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How Child Care in New York City Became Unaffordable for Nearly Everyone


Not long after Crystal Springs started her new job at a large insurance company in Midtown Manhattan earlier this year, she realized that a much bigger chunk of her paycheck than she expected was going directly to child care for her 5-year-old daughter.

Ms. Springs had dreamed that the job, which allowed her and her husband to make about $200,000 a year combined, would help provide a comfortable middle-class life for her family in Ozone Park, Queens. But as bills mounted and her daughter’s routine days off turned into emergencies, she felt stuck. Exasperated, she left the job she had fought so hard to get.

Around the same time, in the Castle Hill section of the Bronx, Doris Irizarry was struggling to sustain the day care center she ran out of her home. Expenses were rising every month, and she said she was making only about $3 a day for each of the six children who attended. She finally closed for good this summer after 25 years.

“This industry is going to die,” she said. “We cannot survive without the parents, and the parents cannot survive without us. We’re a unit.”

In a notoriously stratified city experiencing its worst affordability crisis in decades, the skyrocketing cost of child care is one of the few issues that connects working families across geography, race and social class.

All but the wealthiest New Yorkers — even the upper middle class and especially mothers — are scrambling to afford care that will allow them to keep their jobs. Median prices for nearly every type of child care in New York City have shot up since 2017, according to state surveys of providers. Montessori preschool programs can cost more than $4,000 a month in affluent neighborhoods, and working-class families are stretching their budgets to pay at least $2,000 a month for day care.

And the workers who provide child care are reeling from high costs and are leaving the industry. Many make just over minimum wage, leaving them barely able to afford to stay in New York City or pay for care for their own children.

Interviews with more than three dozen parents, nannies, day care providers and experts revealed a potentially devastating crisis for the future of New York City. In recent years, only the astronomical cost of housing has presented a greater obstacle to working families than the cost of child care, experts said.

A New York City family would have to make more than $300,000 a year to meet the federal standard for affordability — which recommends that child care take up no more than 7 percent of total household income — to pay for just one young child’s care. In reality, a typical city family is spending over a quarter of their income to pay for that care, according to the U.S. Department of Labor.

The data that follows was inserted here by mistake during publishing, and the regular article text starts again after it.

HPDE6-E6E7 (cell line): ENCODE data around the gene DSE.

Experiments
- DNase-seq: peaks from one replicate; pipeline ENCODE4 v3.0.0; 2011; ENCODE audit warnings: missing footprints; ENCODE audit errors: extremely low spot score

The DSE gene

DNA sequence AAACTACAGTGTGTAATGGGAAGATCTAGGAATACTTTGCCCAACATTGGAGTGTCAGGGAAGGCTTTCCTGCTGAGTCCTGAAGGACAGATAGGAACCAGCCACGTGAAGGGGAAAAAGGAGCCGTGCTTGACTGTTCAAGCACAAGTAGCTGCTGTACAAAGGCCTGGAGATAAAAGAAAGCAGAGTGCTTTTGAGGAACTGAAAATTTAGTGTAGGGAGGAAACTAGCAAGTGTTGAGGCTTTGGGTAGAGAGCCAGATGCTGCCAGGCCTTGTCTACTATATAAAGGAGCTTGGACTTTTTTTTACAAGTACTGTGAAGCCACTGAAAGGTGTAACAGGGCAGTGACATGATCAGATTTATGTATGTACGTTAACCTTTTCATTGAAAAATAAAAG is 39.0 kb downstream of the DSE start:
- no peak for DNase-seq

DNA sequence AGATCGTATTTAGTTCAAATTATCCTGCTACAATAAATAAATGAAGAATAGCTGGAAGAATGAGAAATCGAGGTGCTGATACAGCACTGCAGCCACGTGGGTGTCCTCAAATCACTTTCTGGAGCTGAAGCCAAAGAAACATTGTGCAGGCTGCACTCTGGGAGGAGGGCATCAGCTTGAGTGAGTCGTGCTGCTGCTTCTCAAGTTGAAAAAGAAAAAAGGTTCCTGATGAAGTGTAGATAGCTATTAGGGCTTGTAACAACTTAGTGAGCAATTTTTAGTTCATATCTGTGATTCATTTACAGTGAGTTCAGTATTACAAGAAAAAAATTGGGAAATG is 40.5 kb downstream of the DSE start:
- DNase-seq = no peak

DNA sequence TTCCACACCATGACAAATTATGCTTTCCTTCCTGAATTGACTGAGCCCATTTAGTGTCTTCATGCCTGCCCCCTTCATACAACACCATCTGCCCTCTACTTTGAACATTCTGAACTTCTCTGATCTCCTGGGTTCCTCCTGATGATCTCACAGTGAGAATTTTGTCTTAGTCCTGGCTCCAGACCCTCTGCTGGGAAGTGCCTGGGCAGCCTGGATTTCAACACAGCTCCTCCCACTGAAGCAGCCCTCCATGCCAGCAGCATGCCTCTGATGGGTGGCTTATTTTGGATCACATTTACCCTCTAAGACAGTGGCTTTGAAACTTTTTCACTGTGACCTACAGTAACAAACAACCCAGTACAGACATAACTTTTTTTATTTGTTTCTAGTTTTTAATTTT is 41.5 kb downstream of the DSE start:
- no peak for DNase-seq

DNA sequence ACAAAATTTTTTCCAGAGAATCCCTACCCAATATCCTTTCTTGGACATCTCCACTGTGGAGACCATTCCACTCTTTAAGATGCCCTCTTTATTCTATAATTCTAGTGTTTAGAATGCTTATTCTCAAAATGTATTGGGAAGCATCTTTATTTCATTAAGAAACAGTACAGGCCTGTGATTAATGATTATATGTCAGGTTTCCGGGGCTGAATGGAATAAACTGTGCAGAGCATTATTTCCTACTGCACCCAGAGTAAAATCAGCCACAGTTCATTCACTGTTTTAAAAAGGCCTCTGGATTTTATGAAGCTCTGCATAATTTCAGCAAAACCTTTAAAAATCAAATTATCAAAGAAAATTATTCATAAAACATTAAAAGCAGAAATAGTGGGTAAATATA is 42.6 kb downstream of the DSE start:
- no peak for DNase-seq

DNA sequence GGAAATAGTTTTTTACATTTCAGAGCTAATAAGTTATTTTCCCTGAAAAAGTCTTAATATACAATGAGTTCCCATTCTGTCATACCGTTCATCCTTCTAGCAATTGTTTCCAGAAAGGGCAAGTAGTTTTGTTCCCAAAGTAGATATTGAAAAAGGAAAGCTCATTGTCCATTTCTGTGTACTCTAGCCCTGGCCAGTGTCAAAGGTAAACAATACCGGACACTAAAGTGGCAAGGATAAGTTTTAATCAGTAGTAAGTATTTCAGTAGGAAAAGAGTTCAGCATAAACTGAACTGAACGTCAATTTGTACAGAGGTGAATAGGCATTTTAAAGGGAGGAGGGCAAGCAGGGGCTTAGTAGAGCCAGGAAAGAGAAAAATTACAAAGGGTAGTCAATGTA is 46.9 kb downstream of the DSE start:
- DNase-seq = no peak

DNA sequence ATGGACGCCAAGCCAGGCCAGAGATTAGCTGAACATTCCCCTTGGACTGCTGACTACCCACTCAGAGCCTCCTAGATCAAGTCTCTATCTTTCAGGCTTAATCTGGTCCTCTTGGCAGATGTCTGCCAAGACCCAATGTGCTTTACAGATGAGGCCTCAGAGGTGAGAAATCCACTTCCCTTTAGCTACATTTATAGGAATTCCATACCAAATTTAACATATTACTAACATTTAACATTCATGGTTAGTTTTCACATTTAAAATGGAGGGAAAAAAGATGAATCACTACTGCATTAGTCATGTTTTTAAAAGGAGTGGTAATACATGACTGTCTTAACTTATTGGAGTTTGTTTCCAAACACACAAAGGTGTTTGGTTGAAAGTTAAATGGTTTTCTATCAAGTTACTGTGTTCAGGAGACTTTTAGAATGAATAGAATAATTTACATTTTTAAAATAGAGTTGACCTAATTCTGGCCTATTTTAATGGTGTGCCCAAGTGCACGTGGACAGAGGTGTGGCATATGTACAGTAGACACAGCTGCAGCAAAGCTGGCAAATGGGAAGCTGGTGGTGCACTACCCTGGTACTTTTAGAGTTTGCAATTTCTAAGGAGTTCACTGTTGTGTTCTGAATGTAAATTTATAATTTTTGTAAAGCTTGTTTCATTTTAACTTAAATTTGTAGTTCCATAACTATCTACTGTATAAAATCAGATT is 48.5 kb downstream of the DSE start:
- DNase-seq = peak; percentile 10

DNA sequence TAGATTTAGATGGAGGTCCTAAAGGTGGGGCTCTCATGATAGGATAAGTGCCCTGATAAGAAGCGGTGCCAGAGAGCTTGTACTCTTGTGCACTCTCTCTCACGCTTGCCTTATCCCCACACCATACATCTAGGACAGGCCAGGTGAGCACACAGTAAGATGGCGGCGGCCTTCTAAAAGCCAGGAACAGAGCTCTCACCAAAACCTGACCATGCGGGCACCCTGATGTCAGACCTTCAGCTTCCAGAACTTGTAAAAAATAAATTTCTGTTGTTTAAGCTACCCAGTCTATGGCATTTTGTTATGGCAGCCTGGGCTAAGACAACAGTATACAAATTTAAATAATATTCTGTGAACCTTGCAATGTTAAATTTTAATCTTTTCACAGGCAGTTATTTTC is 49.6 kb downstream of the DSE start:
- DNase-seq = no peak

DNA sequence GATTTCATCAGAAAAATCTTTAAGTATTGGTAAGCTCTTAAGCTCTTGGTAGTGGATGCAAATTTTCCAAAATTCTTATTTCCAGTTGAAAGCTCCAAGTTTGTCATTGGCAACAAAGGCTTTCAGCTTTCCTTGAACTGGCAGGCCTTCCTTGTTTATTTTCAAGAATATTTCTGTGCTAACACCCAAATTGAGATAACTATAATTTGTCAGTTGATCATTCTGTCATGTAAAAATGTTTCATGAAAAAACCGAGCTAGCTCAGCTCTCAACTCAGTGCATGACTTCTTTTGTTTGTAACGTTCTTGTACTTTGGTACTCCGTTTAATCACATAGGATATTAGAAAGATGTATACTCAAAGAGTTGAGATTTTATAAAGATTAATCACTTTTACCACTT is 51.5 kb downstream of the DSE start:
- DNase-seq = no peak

“Nothing really pushes you to leave the city until you have a kid,” she said. “If we could have made it work, we probably would have stayed.”

Her first week at that job coincided with her daughter’s school vacation, and she sensed her boss’s mounting frustration as she kept asking to work from home.

Some day care providers said they were deeply sympathetic to the parents they served and have created sliding-scale programs for some families who were struggling to pay day care costs.

Silvia Reyes, a full-time nanny, was making $19 an hour working for a family when she started eight years ago. Since then, everything in her life has gotten more expensive even as she has become the sole financial provider for her mother, her teenage brother and her toddler. Her rent in Sunset Park, Brooklyn, is about $2,000 a month and is set to rise again.

She asked the family she works for in Park Slope, Brooklyn, for a raise to $33 an hour, and they agreed. But even that rate, which is more than many other nannies receive, will not cover the cost of full-time day care.

She has set aside her hopes of having her son socialize with other children during the day, and he now stays at home with his grandmother while Ms. Reyes is at work.

“I can’t have the luxury of sending my kid to a day care if it would cost more than my rent,” she said. “If I don’t get paid well, I can’t afford living here and I can’t afford having my baby and my mom and my brother, and I have to look for another job.”

Irineo Cabreros contributed reporting.


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